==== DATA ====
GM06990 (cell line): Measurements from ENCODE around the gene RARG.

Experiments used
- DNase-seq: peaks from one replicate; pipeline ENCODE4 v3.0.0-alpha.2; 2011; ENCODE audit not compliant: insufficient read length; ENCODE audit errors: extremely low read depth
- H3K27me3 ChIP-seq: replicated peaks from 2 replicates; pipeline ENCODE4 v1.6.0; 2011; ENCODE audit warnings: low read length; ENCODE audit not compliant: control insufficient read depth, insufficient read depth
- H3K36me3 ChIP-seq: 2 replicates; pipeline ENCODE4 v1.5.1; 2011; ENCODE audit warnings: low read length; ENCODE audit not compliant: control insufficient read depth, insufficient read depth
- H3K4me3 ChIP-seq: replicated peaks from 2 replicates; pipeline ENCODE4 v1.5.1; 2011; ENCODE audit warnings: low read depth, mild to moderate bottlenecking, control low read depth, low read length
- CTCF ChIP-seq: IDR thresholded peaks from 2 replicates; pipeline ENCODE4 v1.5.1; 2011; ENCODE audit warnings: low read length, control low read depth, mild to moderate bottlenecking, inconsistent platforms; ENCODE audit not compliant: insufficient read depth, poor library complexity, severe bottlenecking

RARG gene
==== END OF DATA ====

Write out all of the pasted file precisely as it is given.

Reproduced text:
GM06990 (cell line): Measurements from ENCODE around the gene RARG.

Experiments used
- DNase-seq: peaks from one replicate; pipeline ENCODE4 v3.0.0-alpha.2; 2011; ENCODE audit not compliant: insufficient read length; ENCODE audit errors: extremely low read depth
- H3K27me3 ChIP-seq: replicated peaks from 2 replicates; pipeline ENCODE4 v1.6.0; 2011; ENCODE audit warnings: low read length; ENCODE audit not compliant: control insufficient read depth, insufficient read depth
- H3K36me3 ChIP-seq: 2 replicates; pipeline ENCODE4 v1.5.1; 2011; ENCODE audit warnings: low read length; ENCODE audit not compliant: control insufficient read depth, insufficient read depth
- H3K4me3 ChIP-seq: replicated peaks from 2 replicates; pipeline ENCODE4 v1.5.1; 2011; ENCODE audit warnings: low read depth, mild to moderate bottlenecking, control low read depth, low read length
- CTCF ChIP-seq: IDR thresholded peaks from 2 replicates; pipeline ENCODE4 v1.5.1; 2011; ENCODE audit warnings: low read length, control low read depth, mild to moderate bottlenecking, inconsistent platforms; ENCODE audit not compliant: insufficient read depth, poor library complexity, severe bottlenecking

RARG gene